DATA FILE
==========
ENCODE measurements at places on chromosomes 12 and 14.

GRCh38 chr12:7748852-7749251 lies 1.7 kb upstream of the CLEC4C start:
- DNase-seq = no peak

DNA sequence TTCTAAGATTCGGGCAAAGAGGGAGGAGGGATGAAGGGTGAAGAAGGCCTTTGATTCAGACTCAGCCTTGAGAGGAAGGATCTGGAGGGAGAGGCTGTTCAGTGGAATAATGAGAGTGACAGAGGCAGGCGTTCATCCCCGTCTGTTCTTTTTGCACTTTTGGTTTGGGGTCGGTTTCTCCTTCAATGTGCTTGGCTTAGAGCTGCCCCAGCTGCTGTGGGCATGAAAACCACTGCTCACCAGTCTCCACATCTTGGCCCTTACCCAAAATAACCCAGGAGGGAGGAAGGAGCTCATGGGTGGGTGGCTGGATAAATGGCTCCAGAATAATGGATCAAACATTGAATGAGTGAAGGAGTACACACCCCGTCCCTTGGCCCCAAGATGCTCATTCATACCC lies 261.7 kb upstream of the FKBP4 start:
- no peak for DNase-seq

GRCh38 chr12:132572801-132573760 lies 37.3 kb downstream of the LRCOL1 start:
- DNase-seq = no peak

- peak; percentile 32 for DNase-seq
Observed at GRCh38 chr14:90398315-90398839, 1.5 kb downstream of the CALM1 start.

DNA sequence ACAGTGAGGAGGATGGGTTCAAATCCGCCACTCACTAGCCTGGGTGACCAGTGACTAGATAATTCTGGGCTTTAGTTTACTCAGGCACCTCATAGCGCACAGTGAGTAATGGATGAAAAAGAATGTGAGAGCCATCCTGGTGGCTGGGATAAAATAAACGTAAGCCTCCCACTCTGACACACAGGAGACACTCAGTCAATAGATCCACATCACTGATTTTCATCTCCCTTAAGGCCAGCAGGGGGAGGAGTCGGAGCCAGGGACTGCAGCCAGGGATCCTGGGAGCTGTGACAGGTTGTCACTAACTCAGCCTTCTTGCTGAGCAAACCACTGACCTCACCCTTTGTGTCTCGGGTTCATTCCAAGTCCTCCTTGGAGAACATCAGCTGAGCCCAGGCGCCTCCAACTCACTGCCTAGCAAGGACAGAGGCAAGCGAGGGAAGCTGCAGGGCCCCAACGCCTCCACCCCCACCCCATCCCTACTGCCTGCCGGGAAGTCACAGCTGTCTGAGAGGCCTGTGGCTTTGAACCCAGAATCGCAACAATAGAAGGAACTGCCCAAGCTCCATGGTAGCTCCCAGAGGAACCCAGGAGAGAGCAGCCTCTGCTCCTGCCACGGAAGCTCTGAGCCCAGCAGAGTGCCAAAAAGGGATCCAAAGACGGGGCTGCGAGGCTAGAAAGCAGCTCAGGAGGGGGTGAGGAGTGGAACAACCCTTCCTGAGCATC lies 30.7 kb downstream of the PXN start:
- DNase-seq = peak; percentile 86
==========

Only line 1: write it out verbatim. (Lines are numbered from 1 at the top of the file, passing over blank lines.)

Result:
ENCODE measurements at places on chromosomes 12 and 14.